TM: I think the biggest challenge moving forward for us is really the pace of change that is going to have to happen for us to get to where we need to go. We tend to be very conservative in health care and sometimes if we’re really going to move to change the way we do things, you have to take some risks. It’s okay to take some risks and be wrong once in a while – from a business side, not from a clinical side of things.
Every piece of what we do needs to change. We’re going to change our entire electronic medical records system so that it all ties together and we can share information. We need to change the way we pay our doctors. We need to change the way our insurance plan functions. We need to get smaller on the hospital side and expand our ambulatory care. All of this has to happen over the next two to three years.
In an ideal world, what would you like to accomplish while CEO?
TM: It would be to change the way we deliver care in this region. Really to move Akron and the surrounding communities away from the old model of seeking care just when you’re sick to having a new model
where people are being cared for in order to keep them out of the hospital.
Do you interact with any patients or are you solely administrative?
TM: I am solely administrative now. Part of the job is that we do rounds at the hospital and clinics to make sure things are going well and we do interact with patients, but I don’t deliver any health care.
Do you miss it?
TM: I do miss it a little bit, because having done it for 18 plus years I miss that interaction with families. As a neonatologist a lot of what I did was take care of sick babies and support their families through that difficult time in their lives. That was something that was very important to me, so I miss that one-on-one contact. But I think the challenge ahead of us is so big, that I don’t think I could’ve accomplished it unless I [took on] more of a senior role.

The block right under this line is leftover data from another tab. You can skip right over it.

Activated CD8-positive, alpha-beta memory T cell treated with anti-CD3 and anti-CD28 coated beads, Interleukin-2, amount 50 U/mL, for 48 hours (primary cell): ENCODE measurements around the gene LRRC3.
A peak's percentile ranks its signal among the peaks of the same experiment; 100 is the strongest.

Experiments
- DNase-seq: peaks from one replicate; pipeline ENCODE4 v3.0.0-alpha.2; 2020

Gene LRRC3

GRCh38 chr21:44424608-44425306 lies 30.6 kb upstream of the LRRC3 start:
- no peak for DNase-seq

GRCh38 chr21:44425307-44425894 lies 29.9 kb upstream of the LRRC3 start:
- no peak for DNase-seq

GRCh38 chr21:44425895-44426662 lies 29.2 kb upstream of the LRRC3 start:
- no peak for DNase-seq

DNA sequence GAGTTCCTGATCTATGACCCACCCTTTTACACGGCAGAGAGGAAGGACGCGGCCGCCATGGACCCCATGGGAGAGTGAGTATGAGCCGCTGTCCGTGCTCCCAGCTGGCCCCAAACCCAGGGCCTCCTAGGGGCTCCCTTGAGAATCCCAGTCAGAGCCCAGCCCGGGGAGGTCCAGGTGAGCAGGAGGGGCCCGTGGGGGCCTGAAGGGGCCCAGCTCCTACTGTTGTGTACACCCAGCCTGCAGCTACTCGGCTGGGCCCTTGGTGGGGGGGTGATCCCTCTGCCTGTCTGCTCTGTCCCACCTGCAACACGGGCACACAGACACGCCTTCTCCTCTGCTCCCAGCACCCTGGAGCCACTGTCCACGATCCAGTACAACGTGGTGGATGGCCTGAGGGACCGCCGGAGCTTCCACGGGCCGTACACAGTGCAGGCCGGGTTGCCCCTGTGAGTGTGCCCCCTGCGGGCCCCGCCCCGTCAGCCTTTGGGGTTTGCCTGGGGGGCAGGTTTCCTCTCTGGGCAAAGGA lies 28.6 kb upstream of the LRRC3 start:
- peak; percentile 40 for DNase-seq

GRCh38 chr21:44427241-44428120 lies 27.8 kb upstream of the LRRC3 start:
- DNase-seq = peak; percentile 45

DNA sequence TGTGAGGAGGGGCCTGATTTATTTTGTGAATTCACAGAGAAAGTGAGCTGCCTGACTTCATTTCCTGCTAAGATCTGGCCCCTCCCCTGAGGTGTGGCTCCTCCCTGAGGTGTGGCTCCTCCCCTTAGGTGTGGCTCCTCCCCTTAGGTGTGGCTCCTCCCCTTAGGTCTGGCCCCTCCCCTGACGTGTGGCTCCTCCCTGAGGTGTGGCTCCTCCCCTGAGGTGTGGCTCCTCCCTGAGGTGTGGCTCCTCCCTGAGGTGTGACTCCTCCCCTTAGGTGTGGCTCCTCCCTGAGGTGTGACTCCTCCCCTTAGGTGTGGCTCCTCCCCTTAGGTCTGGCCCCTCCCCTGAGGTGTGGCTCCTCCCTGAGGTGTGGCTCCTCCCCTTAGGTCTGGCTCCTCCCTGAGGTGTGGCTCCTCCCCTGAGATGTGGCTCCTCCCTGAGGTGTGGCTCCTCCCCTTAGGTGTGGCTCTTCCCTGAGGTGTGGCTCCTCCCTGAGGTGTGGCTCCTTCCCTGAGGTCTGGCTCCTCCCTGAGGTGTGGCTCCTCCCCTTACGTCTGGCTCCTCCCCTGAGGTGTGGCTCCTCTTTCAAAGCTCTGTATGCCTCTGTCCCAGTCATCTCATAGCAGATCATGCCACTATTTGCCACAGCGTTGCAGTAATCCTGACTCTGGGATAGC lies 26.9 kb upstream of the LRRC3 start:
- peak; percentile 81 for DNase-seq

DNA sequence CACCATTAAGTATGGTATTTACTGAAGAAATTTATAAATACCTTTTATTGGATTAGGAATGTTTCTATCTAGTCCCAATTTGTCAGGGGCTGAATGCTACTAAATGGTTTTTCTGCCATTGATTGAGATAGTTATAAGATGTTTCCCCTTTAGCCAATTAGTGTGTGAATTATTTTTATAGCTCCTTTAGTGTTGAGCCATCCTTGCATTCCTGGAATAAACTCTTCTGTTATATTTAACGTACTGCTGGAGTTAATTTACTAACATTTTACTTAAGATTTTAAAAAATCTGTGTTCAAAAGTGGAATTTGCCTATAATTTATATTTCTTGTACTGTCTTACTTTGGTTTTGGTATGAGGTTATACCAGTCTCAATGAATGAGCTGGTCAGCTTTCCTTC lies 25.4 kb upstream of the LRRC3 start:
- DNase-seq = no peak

When you aren’t in the office, what are you doing?
TM: My wife and I are both health nuts, and we both like to cook. Although she won’t let me cook as much she gets to cook.
After living here for a little more than a year now, what do you think of Akron?
TM: The surprising thing about Akron from living in the community, especially being active, is the parks and the hills and the vegetation. There are so many opportunities if you want to hike or run.
What is on the horizon for Summa?
TM: We are hoping to come up with a facility plan that we can announce in the next few months. We’re trying to figure out what our hospitals are going to look like, how many beds we’re going to have and what we are going to be investing on the ambulatory side of things. So we are going to be redoing our facilities to match where we’re going with population health. What we’re investing in for the future is not necessarily what people invested in before. We’re investing in women’s health, geriatrics, behavioral health and primary care, which are really the foundation of where we want to go with population health, but they aren’t the things that people think are exciting. But they are very important to where we’re going.